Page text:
Analgesic facts and your kidneys

Print Article

We all know what analgesics are, don’t we? You know: aspirin, acetaminophen (Tylenol), ibuprofen (Advil), and naproxen sodium (Aleve). These are the medicines we buy in the grocery or drug store to alleviate pain and fevers.

“These drugs present no danger for most people when taken in the recommended dosage,” National Institute of Diabetes and Digestive and Kidney Diseases website says.

“But some conditions make taking even these common painkillers dangerous for the kidneys. Also, taking one of these drugs regularly over a long period of time may increase the risk for kidney problems.”

Most of us don’t think a lot about our kidneys. They perform a function, like many of our organs, which we just don’t have on our radar screens. We may eat a heart-healthy diet, we give our brain teasers for exercise, but what do we do to be kind to our kidneys? Not much.

That’s why it’s important to carefully read the labels of any over-the-counter medication you may be thinking about taking and to talk to the pharmacist and your primary healthcare professional about the prescription drugs you’re on before starting to self-medicate.

“When used improperly, pain medicines can cause problems in the body, including the kidneys,” the National Kidney Foundation website says. They also say that three to five percent of new cases of kidney failure each year may be caused by overusing analgesics.

Knowing that kidney disease caused by pain relievers is preventable, you might ask, how?

Besides reading the warning labels, the National Kidney Foundation says, “Do not use over-the-counter pain relievers more than 10 days for pain or more than three days for fever.

“If you have pain or fever for a longer time, you should see your doctor.”

They also say that you should avoid medicines that contain ingredients such as aspirin, acetaminophen and caffeine mixed all together in one pill.

“If you are taking pain medicines, increase the amount of fluid you drink to six to eight glasses a day and avoid drinking alcohol.” Besides having an effect on your kidneys, consuming alcohol and taking analgesics can cause gastrointestinal bleeding as well as a bunch of other ill effects.

An article published by Johns Hopkins Hospital Health Library states that long-term exposure to analgesics can damage the small filtering blood vessels in the kidney. The result is called analgesic nephropathy.

“These are the most common symptoms of analgesic nephropathy: fatigue or weakness, feeling unwell; blood in the urine; an increase in urination frequency or urgency, pain in the back or flank area (where the kidneys are located); a decrease in urine output; decreased alertness, such as drowsiness, confusion, or lethargy; decreased feeling or numbness, especially in the arms and legs; nausea, vomiting; widespread swelling (edema); easy bruising or bleeding.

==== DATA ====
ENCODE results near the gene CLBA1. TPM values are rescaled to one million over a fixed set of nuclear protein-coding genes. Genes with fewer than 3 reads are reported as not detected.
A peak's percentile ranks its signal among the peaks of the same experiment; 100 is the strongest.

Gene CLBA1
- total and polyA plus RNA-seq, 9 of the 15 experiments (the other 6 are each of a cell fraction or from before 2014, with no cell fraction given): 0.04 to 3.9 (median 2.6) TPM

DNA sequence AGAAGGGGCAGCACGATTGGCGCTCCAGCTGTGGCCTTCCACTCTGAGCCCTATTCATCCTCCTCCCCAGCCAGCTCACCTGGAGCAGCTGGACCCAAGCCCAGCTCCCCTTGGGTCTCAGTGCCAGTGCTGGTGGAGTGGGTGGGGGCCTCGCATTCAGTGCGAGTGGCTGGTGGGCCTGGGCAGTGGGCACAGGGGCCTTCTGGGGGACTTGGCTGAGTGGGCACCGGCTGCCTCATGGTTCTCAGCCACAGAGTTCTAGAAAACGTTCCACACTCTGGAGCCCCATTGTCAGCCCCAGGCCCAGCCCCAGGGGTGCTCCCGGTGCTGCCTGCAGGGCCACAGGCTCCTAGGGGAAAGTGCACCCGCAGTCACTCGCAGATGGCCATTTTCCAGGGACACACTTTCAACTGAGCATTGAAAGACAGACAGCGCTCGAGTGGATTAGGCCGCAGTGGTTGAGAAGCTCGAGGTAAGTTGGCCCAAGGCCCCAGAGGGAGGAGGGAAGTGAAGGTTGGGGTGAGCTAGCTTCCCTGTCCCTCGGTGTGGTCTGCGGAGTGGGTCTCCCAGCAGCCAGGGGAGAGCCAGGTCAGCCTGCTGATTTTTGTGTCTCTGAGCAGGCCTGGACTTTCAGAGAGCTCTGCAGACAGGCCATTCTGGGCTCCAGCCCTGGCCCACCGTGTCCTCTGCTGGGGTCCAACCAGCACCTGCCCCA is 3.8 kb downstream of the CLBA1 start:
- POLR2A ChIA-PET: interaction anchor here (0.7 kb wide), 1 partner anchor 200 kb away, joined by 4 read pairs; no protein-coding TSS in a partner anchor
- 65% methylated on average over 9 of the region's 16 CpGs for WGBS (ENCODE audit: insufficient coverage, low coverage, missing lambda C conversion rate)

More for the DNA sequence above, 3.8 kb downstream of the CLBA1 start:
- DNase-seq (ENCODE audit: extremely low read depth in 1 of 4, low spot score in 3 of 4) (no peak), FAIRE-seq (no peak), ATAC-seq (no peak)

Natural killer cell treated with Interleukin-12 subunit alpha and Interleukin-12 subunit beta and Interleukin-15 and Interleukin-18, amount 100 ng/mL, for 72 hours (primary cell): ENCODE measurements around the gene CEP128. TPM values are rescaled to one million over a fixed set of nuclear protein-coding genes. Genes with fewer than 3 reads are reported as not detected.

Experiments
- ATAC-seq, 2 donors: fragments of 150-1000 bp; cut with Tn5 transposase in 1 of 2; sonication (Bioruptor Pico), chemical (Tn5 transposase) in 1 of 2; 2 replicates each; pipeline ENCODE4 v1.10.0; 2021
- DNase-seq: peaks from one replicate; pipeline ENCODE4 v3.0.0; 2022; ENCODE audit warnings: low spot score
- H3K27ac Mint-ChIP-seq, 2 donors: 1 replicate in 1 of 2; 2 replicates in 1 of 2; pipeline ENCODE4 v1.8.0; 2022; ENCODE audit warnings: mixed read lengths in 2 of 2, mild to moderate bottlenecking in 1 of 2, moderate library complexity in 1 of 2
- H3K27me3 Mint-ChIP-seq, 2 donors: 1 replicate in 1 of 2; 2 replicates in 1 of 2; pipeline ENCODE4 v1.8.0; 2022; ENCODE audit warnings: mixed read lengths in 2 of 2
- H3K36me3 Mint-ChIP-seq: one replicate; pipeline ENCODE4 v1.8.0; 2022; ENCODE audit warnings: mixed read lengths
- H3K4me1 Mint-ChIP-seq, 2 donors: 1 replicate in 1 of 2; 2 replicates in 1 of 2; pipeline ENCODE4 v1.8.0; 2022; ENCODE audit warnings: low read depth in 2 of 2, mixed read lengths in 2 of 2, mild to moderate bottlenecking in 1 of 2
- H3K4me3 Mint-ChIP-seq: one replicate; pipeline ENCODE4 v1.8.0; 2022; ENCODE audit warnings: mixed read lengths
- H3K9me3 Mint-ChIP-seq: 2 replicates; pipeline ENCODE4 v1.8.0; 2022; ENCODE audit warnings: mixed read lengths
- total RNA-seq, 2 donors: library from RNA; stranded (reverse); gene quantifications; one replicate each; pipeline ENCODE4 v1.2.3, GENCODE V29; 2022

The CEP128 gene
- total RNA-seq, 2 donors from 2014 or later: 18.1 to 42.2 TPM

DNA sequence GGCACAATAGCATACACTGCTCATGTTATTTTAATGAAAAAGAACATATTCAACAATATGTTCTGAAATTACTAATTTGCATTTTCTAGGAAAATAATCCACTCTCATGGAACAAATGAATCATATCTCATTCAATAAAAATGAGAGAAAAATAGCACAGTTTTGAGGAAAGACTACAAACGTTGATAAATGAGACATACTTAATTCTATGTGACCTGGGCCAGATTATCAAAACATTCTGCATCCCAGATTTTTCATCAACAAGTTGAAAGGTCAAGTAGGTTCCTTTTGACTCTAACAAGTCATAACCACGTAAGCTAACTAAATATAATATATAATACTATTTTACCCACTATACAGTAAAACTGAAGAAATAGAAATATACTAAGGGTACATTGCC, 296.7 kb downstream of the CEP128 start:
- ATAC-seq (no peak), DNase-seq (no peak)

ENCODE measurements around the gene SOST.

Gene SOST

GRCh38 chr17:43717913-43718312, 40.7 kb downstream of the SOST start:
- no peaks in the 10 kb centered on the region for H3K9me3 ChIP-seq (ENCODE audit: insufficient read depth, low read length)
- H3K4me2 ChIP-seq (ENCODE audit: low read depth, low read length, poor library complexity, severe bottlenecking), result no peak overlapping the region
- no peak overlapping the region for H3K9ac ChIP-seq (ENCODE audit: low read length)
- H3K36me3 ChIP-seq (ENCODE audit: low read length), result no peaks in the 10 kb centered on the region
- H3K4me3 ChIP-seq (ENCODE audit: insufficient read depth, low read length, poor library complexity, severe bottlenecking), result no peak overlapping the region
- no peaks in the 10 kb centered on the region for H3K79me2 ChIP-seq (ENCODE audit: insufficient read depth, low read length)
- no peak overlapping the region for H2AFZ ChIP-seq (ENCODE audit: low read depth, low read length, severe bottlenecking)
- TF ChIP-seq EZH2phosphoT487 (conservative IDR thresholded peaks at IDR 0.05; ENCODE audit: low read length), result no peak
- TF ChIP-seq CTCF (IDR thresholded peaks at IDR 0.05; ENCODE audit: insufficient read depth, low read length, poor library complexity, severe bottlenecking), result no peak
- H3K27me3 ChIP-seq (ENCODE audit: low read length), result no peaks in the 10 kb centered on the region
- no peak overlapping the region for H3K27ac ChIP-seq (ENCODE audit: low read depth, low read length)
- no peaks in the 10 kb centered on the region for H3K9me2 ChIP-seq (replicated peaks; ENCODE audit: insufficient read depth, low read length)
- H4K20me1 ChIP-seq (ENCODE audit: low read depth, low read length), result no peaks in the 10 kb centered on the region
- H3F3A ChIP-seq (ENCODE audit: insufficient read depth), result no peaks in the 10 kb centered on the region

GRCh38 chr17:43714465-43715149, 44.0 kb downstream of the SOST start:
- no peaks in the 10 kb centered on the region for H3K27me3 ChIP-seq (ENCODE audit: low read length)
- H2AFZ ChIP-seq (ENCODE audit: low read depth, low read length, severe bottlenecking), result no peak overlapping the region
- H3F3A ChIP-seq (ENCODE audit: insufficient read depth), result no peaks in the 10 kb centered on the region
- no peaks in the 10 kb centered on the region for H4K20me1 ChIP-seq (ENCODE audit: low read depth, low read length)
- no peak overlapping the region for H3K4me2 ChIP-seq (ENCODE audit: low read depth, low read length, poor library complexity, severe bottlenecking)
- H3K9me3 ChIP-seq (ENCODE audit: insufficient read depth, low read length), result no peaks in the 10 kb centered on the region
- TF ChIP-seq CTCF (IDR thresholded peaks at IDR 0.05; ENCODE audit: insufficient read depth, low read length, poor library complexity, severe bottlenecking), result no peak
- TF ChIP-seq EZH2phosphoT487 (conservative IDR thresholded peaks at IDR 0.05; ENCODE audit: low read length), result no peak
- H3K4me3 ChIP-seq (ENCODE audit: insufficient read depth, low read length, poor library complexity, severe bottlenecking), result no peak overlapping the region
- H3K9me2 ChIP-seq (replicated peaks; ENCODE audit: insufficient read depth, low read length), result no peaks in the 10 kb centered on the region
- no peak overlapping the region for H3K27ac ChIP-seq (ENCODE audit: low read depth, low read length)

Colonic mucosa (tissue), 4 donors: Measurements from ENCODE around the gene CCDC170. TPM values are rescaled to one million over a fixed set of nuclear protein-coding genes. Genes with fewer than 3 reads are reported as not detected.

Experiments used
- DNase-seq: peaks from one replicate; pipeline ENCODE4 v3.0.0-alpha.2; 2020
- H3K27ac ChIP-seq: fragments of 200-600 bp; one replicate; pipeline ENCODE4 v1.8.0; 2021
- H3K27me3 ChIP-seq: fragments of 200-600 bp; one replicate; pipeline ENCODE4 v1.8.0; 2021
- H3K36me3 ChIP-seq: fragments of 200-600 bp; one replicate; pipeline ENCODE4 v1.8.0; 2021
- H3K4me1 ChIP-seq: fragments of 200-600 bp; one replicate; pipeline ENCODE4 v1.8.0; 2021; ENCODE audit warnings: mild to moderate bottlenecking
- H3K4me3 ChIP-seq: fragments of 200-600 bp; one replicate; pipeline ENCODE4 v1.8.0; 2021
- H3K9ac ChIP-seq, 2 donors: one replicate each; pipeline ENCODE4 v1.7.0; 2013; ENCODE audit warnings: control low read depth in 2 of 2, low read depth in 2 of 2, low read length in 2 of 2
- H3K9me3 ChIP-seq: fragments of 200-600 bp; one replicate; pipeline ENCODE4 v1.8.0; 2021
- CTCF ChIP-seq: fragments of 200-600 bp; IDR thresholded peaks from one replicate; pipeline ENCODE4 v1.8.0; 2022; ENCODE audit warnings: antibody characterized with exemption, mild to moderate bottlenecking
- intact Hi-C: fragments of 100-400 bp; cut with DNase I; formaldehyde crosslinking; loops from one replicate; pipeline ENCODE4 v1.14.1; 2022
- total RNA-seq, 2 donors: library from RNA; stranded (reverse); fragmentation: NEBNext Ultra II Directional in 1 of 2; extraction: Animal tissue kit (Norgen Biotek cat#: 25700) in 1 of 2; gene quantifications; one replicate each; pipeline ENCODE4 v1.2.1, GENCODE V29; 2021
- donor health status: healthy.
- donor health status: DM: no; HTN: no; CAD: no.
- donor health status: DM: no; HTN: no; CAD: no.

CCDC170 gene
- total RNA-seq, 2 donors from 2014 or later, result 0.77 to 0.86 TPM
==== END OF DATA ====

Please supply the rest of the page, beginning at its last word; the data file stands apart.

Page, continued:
“Some people have no symptoms. Kidney damage may be picked up by routine blood tests. The symptoms of analgesic nephropathy may look like other medical conditions or problems. Always talk with your healthcare provider for a diagnosis,” Johns Hopkins Medicine says.

Analgesic nephropathy isn’t the only condition that can be caused or exacerbated by pain killers. Heavy or long-term use of ibuprofen, naproxen and higher dose aspirin can cause chronic kidney disease known as chronic interstitial nephritis.

“The most common symptom of interstitial nephritis is a decrease in the amount a person urinates,” explains Healthline.com. “In some cases, urine output may increase. At times, people can have no symptoms.” What a swell explanation! Thanks.

It’s not just a bad reaction from nonsteroidal anti-inflammatory drugs (your ibuprofen and naproxen sodium) it can also be triggered by antibiotics and proton pump inhibitors (stomach acid meds). And, no matter what the cause, it can be serious as it’s likely to involve permanent kidney damage.

If at any time you are running a fever for no apparent reason, have blood in your urine, develop a rash, retain water and feel bloated and experience fatigue, nausea, vomiting are exhausted and confused, please see your healthcare provider right away.

And, once more: read the labels and drink plenty of water, not alcohol when taking analgesics. It’s time to be kind to your kidneys.

Kathy Hubbard is a member of Bonner General Health Foundation Advisory Council. She can be reached at kathyleehubbard@yahoo.com.

Print Article

Read More Columns

New rural mail station established in the Vay area

December 12, 2018 at 5:00 am | Bonner County Daily Bee 100 Years Ago — 1918 Coolin receives honor flag Leonard Paul, chairman of the Liberty Loan drive at Coolin, received the honor flag for his district, for the second time. Active news day C. P. ...

Comments

Read More

The tale of the great just-right mattress exchange

December 12, 2018 at 5:00 am | Bonner County Daily Bee It’s a Goldilocks tale. This bed is “too hard. This bed is “too soft.” What do you do? After three spine surgeries for a total of four fusions we had a problem. My husband was miserable whether he ...

Comments

Read More

NPs’ specialties as diverse as needs

December 12, 2018 at 5:00 am | Bonner County Daily Bee Before we start our conversation about nurse practitioners and their role in your healthcare, it might be a good idea to start with a little history of nursing. The word “nurse” comes from the Latin ...

Comments

Read More

Nutrients are important way of improving bone density

December 12, 2018 at 5:00 am | Bonner County Daily Bee It’s a pretty common understanding that our bones are made of calcium. This is not the whole story though. Bones are actually mostly made of collagen. Calcium is what gives bones strength. Yes, bone...

Comments

Read More

Contact Us

(208) 263-9534
PO Box 159
Sandpoint, ID 83864

©2018 Bonner County Daily Bee Terms of Use Privacy Policy
X